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Who cares for our elderly (and who will pay)?

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I am sure that I was not the only one who noticed the juxtaposition of two stories in the press last week – the demise of Southern Cross Healthcare and David Cameron’s policy statement of involving the private sector in the provision of essential services. Does this not set alarm bells ringing for those who are creating the policies that are being proposed?

Who will provide and pay for the care of the elderly continues to be a problem without a solution for successive governments, and with our ageing population, it can only grow. The Southern Cross business model seemed to be a golden goose that could not fail. There was a long queue of potential investors willing to back the company but the company is now in administration.

With many residents receiving a large contribution from local authorities towards the costs of their care, the homes have suffered the double whammy of a marginal increase in the income from the local authorities and a large increase in the minimum wage that they have to pay many of their staff. Add to that the 20% hike in energy costs and trouble was inevitable. It is difficult to understand how local authorities pay a fixed amount per week to private homes for each resident who qualify for assistance with their fees, but are unable to provide care for that price in the homes that they run themselves. It now seems that there is a delay in moving the elderly from hospital beds (funded by the NHS) into nursing homes (funded by local authorities) leaving occupancy in the nursing homes at less than a sustainable level.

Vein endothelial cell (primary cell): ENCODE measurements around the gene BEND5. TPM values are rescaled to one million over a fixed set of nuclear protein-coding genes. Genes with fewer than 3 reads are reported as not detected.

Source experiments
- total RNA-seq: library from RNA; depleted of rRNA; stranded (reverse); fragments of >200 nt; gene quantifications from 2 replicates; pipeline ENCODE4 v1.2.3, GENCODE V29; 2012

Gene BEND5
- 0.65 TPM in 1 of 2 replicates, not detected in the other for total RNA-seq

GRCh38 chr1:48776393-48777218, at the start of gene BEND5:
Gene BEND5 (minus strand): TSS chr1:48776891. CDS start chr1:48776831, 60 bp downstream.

The Dilnot report goes some way to suggesting a solution to the question of who should pay for the care and there are many who will argue about the rights and wrongs of that. But it does not address the issue of who provides that care in an environment that is financially sound and gives residents the peace of mind that their homes will not be closed. There are excellent homes whose owners and staff work hard to provide the best care for their residents, but unfortunately this is not the norm and our current system of monitoring care is not good enough.

Even if this question could be resolved fairly, it will not deal with the issue of the quality of care for the elderly. It is a very expensive business to provide good care – at the moment the quality of care provided by the day to day carers is not consistently good. Whilst the pay offered to these carers is often the minimum wage, the industry will not attract skilled staff. In fact, it does not even attract sufficient home grown staff and have to recruit staff from overseas – typically from the Philippines and Poland. The culture of these and other countries respects their elderly citizens and this is reflected in the quality of care those carers provide. Staffing ratios will reduce in cash strapped providers affecting the quality of care and safety of the residents.

The problems will increase – like the NHS, the costs could escalate as standards are pushed up and as the elderly population grows. Private provision has to form part of the picture. But without strictly enforced high standards of care and some form of government backed guarantee, the provision of good care will continue to be a very hit and miss affair. This will affect us all one day, some of us sooner than others – I hope that the issues are resolved and a sustainable model found before I need to test the service!

 

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